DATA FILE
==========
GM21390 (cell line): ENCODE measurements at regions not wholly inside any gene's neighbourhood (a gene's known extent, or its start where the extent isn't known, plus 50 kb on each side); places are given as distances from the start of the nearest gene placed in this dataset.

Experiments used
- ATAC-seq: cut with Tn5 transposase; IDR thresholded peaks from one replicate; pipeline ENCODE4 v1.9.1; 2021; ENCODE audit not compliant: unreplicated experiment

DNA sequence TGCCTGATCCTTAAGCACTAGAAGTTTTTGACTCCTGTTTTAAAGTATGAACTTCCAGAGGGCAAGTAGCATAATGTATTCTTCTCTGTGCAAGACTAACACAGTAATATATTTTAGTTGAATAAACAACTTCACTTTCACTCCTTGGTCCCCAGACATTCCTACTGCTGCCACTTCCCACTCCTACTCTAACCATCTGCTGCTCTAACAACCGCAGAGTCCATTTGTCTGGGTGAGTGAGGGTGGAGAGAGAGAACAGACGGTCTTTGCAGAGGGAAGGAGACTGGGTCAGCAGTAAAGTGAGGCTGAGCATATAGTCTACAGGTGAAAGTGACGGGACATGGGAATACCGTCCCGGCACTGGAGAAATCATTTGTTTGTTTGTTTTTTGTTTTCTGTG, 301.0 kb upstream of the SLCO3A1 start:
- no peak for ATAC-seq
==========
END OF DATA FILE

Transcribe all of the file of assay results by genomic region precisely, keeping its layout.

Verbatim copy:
GM21390 (cell line): ENCODE measurements at regions not wholly inside any gene's neighbourhood (a gene's known extent, or its start where the extent isn't known, plus 50 kb on each side); places are given as distances from the start of the nearest gene placed in this dataset.

Experiments used
- ATAC-seq: cut with Tn5 transposase; IDR thresholded peaks from one replicate; pipeline ENCODE4 v1.9.1; 2021; ENCODE audit not compliant: unreplicated experiment

DNA sequence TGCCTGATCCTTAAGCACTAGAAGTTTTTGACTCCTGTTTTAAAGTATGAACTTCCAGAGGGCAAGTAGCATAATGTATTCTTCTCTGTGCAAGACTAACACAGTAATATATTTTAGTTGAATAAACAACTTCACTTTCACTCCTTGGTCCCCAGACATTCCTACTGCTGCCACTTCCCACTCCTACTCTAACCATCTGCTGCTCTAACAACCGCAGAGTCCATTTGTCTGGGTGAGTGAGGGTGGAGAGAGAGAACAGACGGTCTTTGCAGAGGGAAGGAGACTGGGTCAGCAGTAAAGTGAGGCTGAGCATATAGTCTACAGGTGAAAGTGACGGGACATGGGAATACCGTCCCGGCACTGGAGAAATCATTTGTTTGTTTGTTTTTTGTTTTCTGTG, 301.0 kb upstream of the SLCO3A1 start:
- no peak for ATAC-seq